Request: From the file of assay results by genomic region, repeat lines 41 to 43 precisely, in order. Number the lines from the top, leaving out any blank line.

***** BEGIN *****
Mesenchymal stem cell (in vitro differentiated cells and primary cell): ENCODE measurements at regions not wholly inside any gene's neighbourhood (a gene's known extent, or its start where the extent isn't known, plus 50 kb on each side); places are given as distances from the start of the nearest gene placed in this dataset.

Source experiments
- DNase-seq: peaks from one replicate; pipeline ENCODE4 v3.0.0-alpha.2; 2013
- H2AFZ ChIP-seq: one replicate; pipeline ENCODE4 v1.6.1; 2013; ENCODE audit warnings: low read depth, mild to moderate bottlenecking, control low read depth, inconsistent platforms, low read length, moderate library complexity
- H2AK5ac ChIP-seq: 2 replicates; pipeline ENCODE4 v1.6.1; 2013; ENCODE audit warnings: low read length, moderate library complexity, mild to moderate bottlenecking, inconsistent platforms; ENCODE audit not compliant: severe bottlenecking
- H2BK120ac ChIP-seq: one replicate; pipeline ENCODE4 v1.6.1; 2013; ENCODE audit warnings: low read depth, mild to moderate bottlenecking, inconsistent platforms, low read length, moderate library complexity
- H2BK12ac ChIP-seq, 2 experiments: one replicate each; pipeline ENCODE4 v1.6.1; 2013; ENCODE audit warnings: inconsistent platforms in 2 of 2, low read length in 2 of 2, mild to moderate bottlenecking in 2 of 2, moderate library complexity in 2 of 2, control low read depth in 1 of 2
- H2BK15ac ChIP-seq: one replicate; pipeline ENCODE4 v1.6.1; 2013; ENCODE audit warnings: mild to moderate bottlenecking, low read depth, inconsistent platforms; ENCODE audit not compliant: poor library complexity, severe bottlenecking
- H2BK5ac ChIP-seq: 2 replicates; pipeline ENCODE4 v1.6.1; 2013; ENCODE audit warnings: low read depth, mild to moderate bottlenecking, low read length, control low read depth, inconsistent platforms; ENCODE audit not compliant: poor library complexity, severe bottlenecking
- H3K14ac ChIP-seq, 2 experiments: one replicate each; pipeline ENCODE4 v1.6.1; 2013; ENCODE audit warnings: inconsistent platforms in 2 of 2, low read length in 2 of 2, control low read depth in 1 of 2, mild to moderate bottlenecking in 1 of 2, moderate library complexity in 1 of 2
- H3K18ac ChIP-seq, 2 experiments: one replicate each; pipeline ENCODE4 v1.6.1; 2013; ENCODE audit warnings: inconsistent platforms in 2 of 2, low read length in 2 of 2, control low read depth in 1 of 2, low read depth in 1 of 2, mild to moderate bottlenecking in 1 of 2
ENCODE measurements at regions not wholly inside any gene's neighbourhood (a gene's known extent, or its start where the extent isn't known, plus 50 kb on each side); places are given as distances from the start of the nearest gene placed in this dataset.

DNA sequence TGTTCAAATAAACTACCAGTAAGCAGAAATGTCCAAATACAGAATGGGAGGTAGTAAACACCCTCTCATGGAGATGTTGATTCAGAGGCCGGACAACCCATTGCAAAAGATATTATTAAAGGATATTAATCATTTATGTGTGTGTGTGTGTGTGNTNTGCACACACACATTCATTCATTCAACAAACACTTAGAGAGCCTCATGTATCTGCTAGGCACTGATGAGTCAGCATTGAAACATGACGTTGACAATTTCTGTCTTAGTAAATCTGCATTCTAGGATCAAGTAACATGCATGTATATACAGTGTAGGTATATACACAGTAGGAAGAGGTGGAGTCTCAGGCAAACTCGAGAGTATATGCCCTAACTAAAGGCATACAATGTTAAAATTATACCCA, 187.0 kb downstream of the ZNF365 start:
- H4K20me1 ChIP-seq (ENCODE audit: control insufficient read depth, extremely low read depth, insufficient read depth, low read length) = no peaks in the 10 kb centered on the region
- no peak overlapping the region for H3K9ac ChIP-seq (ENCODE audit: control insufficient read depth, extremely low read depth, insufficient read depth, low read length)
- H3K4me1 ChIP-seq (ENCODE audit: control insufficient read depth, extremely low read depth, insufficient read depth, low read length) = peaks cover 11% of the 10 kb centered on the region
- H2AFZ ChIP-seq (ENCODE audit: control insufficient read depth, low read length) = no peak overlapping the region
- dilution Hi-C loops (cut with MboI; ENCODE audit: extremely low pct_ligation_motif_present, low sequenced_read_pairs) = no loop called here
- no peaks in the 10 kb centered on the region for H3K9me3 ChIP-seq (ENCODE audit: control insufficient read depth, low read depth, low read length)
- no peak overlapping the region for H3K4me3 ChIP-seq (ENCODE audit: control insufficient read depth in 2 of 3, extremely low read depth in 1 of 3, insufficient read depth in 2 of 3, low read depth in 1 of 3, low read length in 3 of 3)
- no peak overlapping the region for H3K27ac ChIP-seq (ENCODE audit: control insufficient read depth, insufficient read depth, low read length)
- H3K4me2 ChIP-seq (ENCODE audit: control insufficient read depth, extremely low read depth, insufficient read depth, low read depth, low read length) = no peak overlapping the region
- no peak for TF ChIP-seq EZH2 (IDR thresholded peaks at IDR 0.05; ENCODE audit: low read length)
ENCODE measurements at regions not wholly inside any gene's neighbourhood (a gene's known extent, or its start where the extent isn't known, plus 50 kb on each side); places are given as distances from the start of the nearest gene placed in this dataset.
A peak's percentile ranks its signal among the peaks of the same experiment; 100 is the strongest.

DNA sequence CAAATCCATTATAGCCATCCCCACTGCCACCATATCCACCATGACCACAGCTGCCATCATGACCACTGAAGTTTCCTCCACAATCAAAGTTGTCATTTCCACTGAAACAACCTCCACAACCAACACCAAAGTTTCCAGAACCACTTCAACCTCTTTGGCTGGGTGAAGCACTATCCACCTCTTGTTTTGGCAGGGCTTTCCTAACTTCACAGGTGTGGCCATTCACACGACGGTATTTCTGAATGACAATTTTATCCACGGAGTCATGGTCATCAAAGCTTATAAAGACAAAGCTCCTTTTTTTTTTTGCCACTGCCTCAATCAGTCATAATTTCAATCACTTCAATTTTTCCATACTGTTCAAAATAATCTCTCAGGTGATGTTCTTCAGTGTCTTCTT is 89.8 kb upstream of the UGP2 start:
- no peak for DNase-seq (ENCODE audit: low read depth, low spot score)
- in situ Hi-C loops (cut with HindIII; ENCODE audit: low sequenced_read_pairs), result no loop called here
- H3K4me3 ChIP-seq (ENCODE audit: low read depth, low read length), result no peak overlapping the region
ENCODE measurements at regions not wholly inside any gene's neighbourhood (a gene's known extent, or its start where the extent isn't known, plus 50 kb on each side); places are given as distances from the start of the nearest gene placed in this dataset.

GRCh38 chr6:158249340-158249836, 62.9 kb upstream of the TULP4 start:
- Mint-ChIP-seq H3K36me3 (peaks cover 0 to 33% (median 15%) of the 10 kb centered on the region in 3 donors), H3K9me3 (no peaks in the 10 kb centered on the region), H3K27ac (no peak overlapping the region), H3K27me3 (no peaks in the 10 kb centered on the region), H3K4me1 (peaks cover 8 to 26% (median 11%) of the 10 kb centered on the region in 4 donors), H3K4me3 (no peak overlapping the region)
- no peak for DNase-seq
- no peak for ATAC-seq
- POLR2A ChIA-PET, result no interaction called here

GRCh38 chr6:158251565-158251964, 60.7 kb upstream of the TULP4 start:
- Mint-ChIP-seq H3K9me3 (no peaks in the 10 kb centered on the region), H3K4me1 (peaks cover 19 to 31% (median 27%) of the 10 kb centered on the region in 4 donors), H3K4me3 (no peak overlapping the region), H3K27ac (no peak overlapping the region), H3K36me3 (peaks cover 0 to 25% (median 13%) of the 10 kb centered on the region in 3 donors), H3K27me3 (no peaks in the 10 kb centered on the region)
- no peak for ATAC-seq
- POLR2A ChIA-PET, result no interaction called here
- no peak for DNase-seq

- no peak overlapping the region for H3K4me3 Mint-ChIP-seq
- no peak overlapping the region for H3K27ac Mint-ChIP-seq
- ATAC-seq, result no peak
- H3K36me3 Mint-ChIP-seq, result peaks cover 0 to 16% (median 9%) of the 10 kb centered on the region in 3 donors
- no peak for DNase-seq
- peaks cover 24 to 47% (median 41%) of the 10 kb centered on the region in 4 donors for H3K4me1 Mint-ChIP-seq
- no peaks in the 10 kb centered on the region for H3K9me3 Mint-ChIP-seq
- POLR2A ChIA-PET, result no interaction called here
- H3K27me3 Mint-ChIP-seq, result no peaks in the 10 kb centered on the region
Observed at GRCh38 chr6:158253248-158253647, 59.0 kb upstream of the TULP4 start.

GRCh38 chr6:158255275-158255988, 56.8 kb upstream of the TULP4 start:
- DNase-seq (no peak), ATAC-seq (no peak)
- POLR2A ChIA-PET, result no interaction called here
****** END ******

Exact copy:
- no peak overlapping the region for H3K4me3 Mint-ChIP-seq
- no peak overlapping the region for H3K27ac Mint-ChIP-seq
- ATAC-seq, result no peak